You can mix cherries in water or light syrup into plain yogurt, but sweet, gloppy pie filling is over the top.
     
    Preparation

    1. COMBINE the yogurt and cherries in a mixing bowl, in your preferred proportions. Reserve a few cherries as a topping for the parfait. Stir to combine.

    2. SCOOP into a dessert dish, parfait dish, Martini glass or other festive vessel. Garnish with the reserved cherries and serve.
     
    HOW TO ENJOY YOUR CHERRY YOGURT PARFAIT

  • In the “normal” way—as a yogurt parfait.
  • Atop dry cereal (we eliminate the milk, and enjoy the cereal at its crunchy best).
  • As a topping for pancakes or waffles.
  • As a garnish for fruit salad.
  • Spooned over pound cake or angel food cake.
  • Atop frozen yogurt.
  •  
    DON’T WANT CHERRY YOGURT?

    Pick up some Welch’s Fruit & Yogurt Snacks in the new Cherry flavor.

     

    Cherry Yogurt Parfait

    Welch's Fruit 'n Yogurt - Cherry

    Top: Make a Cherry Yogurt Parfait like this one from ChooseCherries.com. Bottom: Want something that’s grab-and-go? Have fun with these yogurt-covered cherry snacks from Welch’s.

     
    Small, round and chewy, they are, alas, addictive. There’s more information on the Welch’s Fruit Snacks website.

      

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    TOP PICK OF THE WEEK: Shpickles Pickled Vegetables, Shmolives Pickled Olives

    Last summer, when scouting a Brooklyn food festival, we came across Shpickles, Shmolives and Shnuts. They’re made by hand by a mom-and-son company called Brooklyn Whatever.

    Mom, a social worker and son, a chef, started a family business to add more flavor to pickles, olives and nuts. The result: unique, assertively spiced, better-for-you snacks, garnishes, or for a relish tray.

    Or for gifts. We can’t think of a better house gift for hosts, combining flavor and fun. Shpickles and Shmolives will be our go-to house gifts for the forseable future.

    The line is all natural and certified kosher by Rabbi Dovid Chaoi. Shpickles and Shmolives are free of dairy, gluten, soy, sugar and wheat, making them vegan as well.
     
    SHPICKLES: PICKLED VEGETABLES

    Other companies make great pickle cucumbers. Brooklyn Whatever has started out with other pickled vegetables:

  • Carrots
  • Cauliflower & Beets
  • Jalapeño Peppers
  • Kale Slaw
  • Okra
  • String Beans
  •  
    We can’t choose favorites here: We like them all. And we feel so good about eating them: So much flavor, so few calories.
     
    SHMOLIVES: SPICED OLIVES

    Shmolives is a blend of seven different olives, marinated in a “secret mix” of herbs and spices that adhere to the olives, giving you a mouthful of zing with each bite.

    Made by hand in small batches “the old way”—stirring to coat the olives with wood spoons—they are a must for any olive lover.
     
    SHNUTS: SPICED NUTS

    Shnuts are a mix of almonds, cashews, hazelnuts, macadamia nuts, pecans and walnuts—no peanuts.

    They’re sweet and savory: herbs and spices with a touch of brown sugar. Made with all natural ingredients, filled with “good fat,” a handful is a healthful snack.

    HEALTH NOTES: The USDA-approved heart-healthy nuts are almonds, hazelnuts, peanuts, pecans, some pine nuts, pistachios and walnuts. These nuts contain less than 4g of saturated fats per 50g. Walnuts have the highest amount of the heart-healthy alpha linolenic acid, which many studies show lowers total cholesterol and LDL cholesterol (the bad cholesterol) levels.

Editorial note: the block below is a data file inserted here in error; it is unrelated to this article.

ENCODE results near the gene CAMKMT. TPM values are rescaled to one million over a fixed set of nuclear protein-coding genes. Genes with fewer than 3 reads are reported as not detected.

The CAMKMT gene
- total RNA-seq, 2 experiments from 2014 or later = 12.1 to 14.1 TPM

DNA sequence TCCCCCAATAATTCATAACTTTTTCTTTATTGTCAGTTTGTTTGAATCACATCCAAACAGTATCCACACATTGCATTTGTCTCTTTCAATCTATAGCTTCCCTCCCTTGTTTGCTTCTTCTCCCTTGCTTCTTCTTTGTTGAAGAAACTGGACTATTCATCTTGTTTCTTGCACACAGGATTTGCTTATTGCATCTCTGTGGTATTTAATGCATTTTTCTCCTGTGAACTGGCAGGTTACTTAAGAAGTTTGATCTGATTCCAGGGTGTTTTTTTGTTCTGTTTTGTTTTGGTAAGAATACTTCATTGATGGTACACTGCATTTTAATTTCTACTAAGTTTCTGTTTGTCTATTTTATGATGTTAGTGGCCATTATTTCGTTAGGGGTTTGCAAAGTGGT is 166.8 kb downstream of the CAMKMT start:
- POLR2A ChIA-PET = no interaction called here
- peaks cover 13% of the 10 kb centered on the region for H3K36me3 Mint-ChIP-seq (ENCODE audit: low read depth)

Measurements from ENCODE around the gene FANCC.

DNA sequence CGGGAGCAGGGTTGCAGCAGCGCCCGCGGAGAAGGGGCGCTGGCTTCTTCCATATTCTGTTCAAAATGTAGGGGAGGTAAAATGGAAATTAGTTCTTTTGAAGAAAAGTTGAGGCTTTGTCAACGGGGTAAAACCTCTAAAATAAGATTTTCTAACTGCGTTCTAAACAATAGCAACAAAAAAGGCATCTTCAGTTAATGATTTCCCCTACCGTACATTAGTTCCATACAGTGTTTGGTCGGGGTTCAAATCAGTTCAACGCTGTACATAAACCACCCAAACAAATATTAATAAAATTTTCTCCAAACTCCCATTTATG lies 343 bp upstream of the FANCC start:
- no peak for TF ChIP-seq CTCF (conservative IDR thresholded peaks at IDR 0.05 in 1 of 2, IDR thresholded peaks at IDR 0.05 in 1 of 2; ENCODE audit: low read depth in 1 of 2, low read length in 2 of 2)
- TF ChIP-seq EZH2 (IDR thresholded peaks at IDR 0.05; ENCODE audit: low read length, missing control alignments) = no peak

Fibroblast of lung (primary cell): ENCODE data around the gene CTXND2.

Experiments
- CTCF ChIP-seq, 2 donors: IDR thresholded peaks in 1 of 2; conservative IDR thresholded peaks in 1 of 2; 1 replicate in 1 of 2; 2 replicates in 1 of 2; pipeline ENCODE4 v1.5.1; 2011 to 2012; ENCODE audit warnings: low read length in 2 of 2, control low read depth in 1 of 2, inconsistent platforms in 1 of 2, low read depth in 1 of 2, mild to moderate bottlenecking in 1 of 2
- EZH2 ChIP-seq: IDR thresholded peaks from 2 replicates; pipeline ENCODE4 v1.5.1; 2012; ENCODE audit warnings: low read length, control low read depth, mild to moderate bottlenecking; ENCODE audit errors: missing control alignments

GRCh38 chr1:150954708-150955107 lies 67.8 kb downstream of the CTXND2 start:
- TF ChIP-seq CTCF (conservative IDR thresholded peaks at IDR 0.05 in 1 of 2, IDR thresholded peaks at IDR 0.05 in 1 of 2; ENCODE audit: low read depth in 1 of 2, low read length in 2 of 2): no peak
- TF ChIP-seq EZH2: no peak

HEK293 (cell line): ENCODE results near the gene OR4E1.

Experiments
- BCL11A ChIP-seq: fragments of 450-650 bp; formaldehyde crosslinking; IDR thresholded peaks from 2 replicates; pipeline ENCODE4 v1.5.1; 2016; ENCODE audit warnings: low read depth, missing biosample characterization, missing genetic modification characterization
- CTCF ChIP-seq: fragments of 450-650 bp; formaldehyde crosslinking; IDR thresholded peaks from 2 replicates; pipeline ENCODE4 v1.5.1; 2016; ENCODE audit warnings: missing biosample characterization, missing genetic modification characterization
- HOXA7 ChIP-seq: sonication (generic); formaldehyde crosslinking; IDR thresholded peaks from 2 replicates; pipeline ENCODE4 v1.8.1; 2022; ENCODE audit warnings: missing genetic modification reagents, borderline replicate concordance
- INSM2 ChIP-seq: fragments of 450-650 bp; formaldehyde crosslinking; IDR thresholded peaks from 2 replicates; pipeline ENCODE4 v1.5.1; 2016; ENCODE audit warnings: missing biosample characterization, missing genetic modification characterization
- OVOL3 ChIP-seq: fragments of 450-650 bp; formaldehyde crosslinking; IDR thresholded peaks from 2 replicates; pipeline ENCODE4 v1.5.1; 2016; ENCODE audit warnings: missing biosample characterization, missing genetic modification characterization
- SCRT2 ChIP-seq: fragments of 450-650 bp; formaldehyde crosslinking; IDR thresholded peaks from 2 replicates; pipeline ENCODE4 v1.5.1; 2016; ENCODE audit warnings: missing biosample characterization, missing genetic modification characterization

As with Shpickles and Shmolives, Shnuts are prepared by hand, roasted twice and flavored to perfection: the perfect “shnack.”

     

    Shpickles Brussels Sprouts

    /home/content/p3pnexwpnas01 data02/07/2891007/html/wp content/uploads/carrots 230

    /home/content/p3pnexwpnas01 data02/07/2891007/html/wp content/uploads/cauligflower beets 230

    A sampling of Shpickles: Brussels Sprouts, Carrots and Cauliflower & Beets.

     
    Shpickles are $10 per 15-ounce jar, Shmolives are $15 per 15-ounce jar. Shnuts are not yet on the website, but should be there soon.

    Get yours at BrooklynWhatever.com.

    Plan ahead for Mother’s Day and Father’s Day gifting.

    Not to mention green gifting for St. Patrick’s Day, with Shpickles Brussels Sprouts, Jalapeños, Kale Slaw, Okra and String Beans.

      

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    FOOD FUN: Strawberry Brownie Skewers

    We love this idea from Sugar Bowl Bakery: strawberry skewers with marshmallows and brownie bites.

    They’re quick and easy to put together. Let the kids do it as their contribution to Valentine’s Day.

    WHAT YOU NEED

  • Brownies
  • Fresh strawberries (ideally a similar size/width to the marshmallows)
  • Marshmallows
  • Skewers
  • Optional: Smucker’s Magic Shell chocolate sauce (or other flavor*)
  •  
    Preparation

    1. REMOVE the stems and leaves from the strawberries; wash and pat dry. Slice off the tapered bottoms so there will be a flat edge against the brownie bites and marshmallows.

    2. CUT the brownies in a size that matches the marshmallows. Squares are O.K., but circles cut with a small cookie cutter are better.

    3. ASSEMBLE: Place strawberries on each end of the skewer, with a marshmallow and brownie bite in-between.

     

    strawberry-brownie-skewers-sugarbowlbakery-230

    Fun snack skewers for Valentine’ Day. Photo courtesy Sugar Bowl Bakery.